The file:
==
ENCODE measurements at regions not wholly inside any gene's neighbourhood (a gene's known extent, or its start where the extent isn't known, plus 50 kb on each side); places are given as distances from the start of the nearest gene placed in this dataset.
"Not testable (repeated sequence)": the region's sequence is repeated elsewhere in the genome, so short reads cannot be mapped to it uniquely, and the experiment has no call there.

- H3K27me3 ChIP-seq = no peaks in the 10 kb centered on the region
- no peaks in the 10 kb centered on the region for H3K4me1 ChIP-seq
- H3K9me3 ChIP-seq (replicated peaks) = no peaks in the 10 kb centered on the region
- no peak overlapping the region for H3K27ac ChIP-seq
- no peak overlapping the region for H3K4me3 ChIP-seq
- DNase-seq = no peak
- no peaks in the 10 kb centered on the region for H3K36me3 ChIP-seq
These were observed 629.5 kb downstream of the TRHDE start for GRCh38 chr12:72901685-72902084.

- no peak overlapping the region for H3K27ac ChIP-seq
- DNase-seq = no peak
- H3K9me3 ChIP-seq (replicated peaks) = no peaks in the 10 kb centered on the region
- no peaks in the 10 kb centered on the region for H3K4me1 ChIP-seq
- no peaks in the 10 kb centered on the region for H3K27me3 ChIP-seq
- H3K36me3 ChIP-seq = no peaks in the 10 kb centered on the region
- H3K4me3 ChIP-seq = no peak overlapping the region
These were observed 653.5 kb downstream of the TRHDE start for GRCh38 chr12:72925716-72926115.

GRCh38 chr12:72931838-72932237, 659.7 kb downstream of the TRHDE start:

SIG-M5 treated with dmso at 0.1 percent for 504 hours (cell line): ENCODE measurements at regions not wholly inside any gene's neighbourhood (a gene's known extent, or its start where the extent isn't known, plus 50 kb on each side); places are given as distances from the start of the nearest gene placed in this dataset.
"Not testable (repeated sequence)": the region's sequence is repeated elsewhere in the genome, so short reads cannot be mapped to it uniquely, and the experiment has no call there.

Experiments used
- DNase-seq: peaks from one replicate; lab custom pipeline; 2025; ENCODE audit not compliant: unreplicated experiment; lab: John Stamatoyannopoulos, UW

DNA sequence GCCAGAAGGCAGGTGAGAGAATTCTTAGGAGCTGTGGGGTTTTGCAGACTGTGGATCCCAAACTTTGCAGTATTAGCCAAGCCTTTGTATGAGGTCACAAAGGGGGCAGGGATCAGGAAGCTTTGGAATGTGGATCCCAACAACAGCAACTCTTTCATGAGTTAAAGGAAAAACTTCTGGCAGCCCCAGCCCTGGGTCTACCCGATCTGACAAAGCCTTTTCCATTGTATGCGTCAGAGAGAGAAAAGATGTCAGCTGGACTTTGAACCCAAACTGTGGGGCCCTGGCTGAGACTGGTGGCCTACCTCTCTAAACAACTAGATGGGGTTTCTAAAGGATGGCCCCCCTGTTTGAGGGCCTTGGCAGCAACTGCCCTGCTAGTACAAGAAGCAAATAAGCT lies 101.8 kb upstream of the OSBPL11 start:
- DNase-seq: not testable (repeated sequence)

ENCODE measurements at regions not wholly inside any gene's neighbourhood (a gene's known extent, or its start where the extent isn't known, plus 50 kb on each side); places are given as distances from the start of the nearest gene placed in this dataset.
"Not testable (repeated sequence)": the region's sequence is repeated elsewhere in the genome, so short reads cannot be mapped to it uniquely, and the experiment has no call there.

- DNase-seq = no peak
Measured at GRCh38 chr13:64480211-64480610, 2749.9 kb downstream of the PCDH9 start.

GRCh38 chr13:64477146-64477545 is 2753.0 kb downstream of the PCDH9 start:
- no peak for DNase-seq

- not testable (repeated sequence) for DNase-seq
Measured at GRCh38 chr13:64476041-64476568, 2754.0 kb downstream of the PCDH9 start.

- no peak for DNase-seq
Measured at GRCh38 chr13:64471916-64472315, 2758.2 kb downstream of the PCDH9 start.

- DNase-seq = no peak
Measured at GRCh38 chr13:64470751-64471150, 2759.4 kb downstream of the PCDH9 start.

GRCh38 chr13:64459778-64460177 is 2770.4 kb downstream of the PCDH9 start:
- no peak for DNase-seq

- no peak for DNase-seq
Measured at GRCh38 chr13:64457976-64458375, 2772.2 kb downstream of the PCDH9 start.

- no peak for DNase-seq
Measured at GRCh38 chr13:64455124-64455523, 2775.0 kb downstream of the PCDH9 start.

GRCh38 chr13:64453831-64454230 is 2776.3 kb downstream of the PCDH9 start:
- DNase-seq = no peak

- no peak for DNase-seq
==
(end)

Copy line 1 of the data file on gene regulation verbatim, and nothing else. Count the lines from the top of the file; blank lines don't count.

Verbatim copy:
ENCODE measurements at regions not wholly inside any gene's neighbourhood (a gene's known extent, or its start where the extent isn't known, plus 50 kb on each side); places are given as distances from the start of the nearest gene placed in this dataset.